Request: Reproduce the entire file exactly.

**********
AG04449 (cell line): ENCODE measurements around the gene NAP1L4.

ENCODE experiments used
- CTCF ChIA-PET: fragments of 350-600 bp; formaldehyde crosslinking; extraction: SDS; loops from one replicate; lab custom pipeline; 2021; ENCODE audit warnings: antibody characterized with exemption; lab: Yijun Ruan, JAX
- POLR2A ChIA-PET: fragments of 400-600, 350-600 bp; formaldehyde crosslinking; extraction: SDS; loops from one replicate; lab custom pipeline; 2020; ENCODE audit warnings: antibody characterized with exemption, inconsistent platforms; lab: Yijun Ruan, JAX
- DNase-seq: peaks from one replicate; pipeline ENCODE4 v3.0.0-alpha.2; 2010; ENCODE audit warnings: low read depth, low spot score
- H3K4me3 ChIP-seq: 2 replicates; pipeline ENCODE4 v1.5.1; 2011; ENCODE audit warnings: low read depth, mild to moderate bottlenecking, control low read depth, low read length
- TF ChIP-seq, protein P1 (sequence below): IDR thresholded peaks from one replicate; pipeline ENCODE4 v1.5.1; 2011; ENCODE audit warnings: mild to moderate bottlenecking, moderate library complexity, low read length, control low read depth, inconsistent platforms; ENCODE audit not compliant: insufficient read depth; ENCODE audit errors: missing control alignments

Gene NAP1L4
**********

AG04449 (cell line): ENCODE measurements around the gene NAP1L4.

ENCODE experiments used
- CTCF ChIA-PET: fragments of 350-600 bp; formaldehyde crosslinking; extraction: SDS; loops from one replicate; lab custom pipeline; 2021; ENCODE audit warnings: antibody characterized with exemption; lab: Yijun Ruan, JAX
- POLR2A ChIA-PET: fragments of 400-600, 350-600 bp; formaldehyde crosslinking; extraction: SDS; loops from one replicate; lab custom pipeline; 2020; ENCODE audit warnings: antibody characterized with exemption, inconsistent platforms; lab: Yijun Ruan, JAX
- DNase-seq: peaks from one replicate; pipeline ENCODE4 v3.0.0-alpha.2; 2010; ENCODE audit warnings: low read depth, low spot score
- H3K4me3 ChIP-seq: 2 replicates; pipeline ENCODE4 v1.5.1; 2011; ENCODE audit warnings: low read depth, mild to moderate bottlenecking, control low read depth, low read length
- TF ChIP-seq, protein P1 (sequence below): IDR thresholded peaks from one replicate; pipeline ENCODE4 v1.5.1; 2011; ENCODE audit warnings: mild to moderate bottlenecking, moderate library complexity, low read length, control low read depth, inconsistent platforms; ENCODE audit not compliant: insufficient read depth; ENCODE audit errors: missing control alignments

Gene NAP1L4